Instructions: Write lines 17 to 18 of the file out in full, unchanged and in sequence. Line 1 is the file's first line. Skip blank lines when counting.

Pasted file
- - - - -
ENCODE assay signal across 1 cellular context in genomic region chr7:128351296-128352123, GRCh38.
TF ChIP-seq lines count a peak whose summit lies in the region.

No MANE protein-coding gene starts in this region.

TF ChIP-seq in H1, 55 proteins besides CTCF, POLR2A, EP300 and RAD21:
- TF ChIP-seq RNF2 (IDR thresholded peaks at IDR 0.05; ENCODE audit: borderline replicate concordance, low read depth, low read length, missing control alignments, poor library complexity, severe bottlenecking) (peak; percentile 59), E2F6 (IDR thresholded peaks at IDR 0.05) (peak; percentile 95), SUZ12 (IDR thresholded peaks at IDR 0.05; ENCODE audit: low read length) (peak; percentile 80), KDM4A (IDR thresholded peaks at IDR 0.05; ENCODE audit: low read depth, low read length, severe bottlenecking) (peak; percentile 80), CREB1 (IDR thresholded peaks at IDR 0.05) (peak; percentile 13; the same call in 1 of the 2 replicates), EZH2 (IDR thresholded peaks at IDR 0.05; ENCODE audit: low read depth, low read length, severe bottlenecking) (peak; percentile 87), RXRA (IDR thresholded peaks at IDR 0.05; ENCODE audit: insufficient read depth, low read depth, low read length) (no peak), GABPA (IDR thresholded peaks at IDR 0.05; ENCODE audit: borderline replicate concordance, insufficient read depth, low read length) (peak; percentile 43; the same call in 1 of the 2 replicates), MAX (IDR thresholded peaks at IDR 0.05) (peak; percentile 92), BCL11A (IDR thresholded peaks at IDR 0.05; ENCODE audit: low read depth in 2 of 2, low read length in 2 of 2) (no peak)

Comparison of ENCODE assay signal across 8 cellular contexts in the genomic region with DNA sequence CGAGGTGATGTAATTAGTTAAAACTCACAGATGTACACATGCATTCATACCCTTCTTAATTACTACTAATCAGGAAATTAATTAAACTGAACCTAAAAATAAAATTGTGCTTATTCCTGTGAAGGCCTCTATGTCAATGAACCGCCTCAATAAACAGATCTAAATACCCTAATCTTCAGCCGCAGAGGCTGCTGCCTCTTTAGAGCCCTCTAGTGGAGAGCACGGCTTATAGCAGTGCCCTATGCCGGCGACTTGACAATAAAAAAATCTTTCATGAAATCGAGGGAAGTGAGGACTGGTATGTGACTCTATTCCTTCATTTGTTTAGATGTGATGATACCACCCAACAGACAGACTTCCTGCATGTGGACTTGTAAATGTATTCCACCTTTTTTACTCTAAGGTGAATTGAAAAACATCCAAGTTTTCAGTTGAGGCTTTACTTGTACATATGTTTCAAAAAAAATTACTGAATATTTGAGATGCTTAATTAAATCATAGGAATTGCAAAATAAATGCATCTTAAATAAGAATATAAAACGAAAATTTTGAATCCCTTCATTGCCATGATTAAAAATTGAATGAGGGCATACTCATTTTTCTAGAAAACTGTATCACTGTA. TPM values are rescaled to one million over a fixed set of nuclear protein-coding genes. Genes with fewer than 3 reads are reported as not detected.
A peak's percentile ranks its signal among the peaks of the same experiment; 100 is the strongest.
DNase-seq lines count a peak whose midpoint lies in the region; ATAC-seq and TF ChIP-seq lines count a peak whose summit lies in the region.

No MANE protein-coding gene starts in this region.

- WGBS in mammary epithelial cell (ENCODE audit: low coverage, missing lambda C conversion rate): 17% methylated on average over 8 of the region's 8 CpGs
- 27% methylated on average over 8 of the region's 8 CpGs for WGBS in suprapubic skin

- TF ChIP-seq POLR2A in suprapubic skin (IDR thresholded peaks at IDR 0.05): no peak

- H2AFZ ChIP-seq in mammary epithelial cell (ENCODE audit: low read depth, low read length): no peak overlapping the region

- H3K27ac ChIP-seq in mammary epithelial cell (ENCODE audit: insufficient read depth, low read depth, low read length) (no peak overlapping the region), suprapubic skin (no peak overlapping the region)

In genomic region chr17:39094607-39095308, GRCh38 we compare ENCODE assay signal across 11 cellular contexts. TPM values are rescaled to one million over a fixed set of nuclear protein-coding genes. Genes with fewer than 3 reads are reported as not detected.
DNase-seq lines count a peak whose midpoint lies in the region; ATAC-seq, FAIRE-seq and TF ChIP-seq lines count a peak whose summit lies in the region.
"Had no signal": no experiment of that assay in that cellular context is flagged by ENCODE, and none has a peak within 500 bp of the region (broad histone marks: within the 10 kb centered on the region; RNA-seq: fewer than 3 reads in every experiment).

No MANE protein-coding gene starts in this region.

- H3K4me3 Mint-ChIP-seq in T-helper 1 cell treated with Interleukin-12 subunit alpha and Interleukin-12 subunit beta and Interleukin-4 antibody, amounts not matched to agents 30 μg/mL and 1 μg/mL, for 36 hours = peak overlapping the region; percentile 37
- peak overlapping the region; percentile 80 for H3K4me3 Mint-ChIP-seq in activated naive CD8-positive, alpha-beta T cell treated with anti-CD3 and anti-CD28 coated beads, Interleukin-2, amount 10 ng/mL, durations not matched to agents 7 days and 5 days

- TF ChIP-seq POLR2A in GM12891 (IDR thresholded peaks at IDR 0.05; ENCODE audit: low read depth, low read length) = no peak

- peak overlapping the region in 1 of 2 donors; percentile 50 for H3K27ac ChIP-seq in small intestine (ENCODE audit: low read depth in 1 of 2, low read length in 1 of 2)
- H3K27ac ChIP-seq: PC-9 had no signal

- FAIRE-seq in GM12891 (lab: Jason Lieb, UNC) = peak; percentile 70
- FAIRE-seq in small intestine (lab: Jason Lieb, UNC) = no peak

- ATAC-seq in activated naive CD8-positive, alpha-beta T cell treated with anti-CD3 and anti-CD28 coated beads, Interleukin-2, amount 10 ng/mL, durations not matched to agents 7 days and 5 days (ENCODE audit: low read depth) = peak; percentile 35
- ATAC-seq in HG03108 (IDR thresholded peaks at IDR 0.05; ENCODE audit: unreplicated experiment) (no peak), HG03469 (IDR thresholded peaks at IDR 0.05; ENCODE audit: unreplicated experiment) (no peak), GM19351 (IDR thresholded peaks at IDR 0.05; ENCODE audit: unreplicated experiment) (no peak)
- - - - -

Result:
"Had no signal": no experiment of that assay in that cellular context is flagged by ENCODE, and none has a peak within 500 bp of the region (broad histone marks: within the 10 kb centered on the region; RNA-seq: fewer than 3 reads in every experiment).

No MANE protein-coding gene starts in this region.